Saturday, March 30, 2013

Murder in the Cathedral

Murder in the Cathedral, by T. S. Eliot

To wrap up Modern March, I saved the play "Murder in the Cathedral" for last.   Eliot first wrote it in 1935 for the Canterbury Festival, and subsequently lengthened and changed it a bit.  The edition I read was the 4th and final, from 1938 (I presume, since my paperback is from 1963).

This is a dramatization of the murder of Thomas a Becket in December of 1170, by knights of Henry II.  The form is much like a Greek play; most of the lines are in verse, and there is a chorus of poor women of Canterbury.  It's also, I think, like a medieval mystery play.  It is not divided into acts, but into two parts and an interlude.

First we see Thomas return from seven years' exile on the Continent.  After the women and the priests, he is assailed by three tempters who try to turn him from his path.  I thought the tempters were really interesting; each speaks in a different poetic style, and the second one talks in the alliterative Anglo-Saxon form you see in Beowulf.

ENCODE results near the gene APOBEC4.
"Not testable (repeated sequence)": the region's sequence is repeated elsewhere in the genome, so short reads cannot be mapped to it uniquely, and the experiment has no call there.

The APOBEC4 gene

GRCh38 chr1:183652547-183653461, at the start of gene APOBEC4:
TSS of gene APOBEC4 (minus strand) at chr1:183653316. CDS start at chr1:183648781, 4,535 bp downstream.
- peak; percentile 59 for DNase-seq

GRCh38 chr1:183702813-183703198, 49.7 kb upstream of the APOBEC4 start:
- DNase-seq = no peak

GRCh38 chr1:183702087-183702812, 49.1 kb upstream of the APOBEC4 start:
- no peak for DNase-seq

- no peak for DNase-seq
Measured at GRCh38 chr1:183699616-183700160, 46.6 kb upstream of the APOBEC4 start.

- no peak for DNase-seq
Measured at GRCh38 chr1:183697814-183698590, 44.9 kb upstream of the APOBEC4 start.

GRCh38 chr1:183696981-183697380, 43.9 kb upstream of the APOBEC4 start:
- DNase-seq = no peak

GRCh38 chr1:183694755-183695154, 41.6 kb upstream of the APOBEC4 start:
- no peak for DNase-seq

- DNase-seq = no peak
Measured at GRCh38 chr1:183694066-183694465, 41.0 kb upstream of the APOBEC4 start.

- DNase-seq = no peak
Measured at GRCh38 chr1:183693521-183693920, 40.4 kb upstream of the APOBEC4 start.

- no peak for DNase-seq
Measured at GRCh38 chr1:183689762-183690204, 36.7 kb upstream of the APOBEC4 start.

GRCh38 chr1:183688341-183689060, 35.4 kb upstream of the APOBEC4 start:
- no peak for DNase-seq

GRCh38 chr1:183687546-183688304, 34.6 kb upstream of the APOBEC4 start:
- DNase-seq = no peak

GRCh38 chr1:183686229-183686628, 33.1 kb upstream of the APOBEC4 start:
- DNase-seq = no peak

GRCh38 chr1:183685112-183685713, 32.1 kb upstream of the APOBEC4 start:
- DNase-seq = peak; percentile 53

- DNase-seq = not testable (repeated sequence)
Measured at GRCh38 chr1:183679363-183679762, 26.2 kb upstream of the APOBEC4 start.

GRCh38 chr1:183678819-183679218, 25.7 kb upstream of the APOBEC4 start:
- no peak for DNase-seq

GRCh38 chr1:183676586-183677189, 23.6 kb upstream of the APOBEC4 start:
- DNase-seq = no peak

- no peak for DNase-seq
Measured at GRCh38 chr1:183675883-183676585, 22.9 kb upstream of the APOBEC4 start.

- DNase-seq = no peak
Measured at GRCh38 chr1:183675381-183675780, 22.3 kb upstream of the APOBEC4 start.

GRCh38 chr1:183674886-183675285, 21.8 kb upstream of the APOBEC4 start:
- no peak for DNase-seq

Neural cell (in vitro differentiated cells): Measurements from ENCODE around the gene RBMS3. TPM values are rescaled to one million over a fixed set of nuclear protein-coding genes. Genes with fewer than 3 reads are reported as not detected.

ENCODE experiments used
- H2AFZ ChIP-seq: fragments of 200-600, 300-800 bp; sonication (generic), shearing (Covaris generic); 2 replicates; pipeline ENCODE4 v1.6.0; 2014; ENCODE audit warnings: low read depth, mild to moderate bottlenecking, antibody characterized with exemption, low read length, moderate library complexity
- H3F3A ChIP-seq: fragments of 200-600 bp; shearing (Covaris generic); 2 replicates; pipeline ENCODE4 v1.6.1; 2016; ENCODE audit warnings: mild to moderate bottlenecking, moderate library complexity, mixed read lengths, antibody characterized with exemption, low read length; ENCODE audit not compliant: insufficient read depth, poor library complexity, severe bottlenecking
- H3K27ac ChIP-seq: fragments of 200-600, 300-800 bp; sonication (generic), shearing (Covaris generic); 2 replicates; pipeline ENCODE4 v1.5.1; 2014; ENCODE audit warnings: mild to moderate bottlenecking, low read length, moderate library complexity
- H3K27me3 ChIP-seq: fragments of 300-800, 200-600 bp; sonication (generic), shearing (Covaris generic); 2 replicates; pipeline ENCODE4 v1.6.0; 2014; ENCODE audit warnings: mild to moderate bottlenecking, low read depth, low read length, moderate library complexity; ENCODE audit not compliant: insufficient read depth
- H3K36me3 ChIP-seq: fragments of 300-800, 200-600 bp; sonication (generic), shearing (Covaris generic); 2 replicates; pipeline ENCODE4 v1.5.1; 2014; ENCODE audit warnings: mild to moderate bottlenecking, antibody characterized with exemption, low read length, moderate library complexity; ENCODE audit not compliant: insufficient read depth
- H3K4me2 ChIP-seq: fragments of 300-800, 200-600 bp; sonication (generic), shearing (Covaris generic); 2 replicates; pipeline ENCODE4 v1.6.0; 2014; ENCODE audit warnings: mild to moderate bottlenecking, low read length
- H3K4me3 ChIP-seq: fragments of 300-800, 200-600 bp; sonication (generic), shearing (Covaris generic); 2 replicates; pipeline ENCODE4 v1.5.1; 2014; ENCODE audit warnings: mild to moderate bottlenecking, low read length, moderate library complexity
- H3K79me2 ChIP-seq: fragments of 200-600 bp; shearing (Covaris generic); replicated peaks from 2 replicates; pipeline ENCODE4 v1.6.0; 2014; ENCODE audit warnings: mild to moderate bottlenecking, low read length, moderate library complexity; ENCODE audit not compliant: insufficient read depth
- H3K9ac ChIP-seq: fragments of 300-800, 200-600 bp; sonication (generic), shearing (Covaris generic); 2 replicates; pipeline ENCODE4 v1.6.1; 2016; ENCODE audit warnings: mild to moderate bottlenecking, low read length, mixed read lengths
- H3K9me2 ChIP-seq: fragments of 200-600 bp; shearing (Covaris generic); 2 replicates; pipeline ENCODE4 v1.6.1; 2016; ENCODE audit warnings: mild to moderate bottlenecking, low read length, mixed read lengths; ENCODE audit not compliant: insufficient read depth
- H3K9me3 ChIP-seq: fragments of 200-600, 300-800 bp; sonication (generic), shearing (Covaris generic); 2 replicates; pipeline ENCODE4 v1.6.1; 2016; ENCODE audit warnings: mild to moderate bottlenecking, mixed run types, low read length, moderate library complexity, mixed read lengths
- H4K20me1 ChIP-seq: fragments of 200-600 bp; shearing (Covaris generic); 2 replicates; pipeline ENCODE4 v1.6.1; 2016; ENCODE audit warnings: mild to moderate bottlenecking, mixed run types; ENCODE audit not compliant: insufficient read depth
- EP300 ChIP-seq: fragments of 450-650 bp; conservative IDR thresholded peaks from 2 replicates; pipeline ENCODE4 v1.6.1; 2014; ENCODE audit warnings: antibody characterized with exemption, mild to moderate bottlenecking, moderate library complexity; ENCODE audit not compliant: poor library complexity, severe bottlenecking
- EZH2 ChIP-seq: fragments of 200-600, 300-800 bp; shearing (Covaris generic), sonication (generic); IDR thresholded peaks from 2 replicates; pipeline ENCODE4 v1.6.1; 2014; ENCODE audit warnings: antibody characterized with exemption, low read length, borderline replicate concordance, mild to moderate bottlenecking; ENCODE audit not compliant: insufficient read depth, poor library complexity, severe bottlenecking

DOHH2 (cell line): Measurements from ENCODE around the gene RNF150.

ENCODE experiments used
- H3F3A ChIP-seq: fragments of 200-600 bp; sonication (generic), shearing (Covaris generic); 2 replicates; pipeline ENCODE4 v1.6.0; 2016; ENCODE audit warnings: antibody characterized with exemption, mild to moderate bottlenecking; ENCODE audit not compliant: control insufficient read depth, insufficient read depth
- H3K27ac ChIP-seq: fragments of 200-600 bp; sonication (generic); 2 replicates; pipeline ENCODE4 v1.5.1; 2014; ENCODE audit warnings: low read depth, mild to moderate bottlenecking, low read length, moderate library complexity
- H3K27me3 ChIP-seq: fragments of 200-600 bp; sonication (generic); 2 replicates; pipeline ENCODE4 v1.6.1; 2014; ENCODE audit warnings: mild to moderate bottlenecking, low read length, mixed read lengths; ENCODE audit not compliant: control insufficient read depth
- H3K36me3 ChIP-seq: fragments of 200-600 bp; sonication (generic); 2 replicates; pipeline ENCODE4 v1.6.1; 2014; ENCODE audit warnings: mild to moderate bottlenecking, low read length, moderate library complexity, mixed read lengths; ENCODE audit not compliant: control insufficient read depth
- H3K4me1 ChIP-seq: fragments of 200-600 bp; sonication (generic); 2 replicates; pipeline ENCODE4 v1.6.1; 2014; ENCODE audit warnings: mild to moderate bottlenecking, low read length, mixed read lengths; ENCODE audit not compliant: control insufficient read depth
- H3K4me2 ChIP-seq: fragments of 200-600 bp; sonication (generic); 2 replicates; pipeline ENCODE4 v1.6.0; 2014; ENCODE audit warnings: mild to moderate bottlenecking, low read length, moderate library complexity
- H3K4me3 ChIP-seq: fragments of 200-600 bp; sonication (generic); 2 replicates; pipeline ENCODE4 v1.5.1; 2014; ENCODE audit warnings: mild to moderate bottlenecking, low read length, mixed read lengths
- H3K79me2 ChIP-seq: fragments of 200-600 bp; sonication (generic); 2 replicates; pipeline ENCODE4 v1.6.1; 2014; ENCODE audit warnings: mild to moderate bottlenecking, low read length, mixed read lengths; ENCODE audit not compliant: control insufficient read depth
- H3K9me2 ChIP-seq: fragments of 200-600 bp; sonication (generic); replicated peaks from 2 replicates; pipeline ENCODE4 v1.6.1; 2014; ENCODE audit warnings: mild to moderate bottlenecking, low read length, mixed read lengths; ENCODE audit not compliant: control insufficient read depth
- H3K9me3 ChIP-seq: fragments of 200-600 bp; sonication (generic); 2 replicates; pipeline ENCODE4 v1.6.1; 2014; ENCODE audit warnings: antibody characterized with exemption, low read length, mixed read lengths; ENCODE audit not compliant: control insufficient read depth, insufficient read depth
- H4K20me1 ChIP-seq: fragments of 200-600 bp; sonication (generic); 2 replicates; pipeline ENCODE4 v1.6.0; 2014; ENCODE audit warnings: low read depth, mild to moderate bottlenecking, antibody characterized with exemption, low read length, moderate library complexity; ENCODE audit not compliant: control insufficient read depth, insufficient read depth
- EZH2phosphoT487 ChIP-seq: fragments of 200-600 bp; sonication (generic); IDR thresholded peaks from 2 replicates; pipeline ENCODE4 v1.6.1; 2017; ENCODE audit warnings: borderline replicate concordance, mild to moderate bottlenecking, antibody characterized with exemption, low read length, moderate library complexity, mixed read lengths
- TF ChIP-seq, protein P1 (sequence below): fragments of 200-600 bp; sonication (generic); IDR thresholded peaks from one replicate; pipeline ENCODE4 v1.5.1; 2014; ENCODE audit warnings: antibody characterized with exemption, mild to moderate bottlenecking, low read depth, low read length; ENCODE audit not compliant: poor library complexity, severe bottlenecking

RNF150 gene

The interlude consists of the Archbishop's Christmas sermon on the peace of Christ and martyrdom, foreshadowing his own fate.

In the second part, knights arrive with the intention of killing Thomas.  Each makes his case, and each is meant to mirror one of the tempters.  Despite the priests' pleading, Thomas is adamant that he will not resist his murder.  After the deed is done, the tone changes completely; each knight steps forward and addresses the audience in the style and tone of a modern politician/bureaucrat.  I thought that was just wonderful!  The play then goes back to the priests and chorus.

As ever, I don't understand Eliot much, but I did enjoy reading the play.  Someday I will tackle "Prufrock" and then, the summit of my ambition: the "Four Quartets."

3 comments:

jennysbooks said...

I keep meaning to read this in concert with the Christopher Fry play about Thomas a Becket, and I keep forgetting! Wouldn't that be interesting though, to read the two of them side by side? I think Christopher Fry and TS Eliot were contemporaries, and TS Eliot got all famous famous, and Christopher Fry is gradually being forgotten (to my complete sadness).

Faith said...

I love this play! How it echoes ancient Greek tragedies. How pedestrian the knights are. How St Thomas is fighting his own vanity. I find it haunting.

Jean said...

Now I have to go find the Christopher Fry play! What a great idea, Jenny.

I agree, Faith. I would love to see this performed sometime...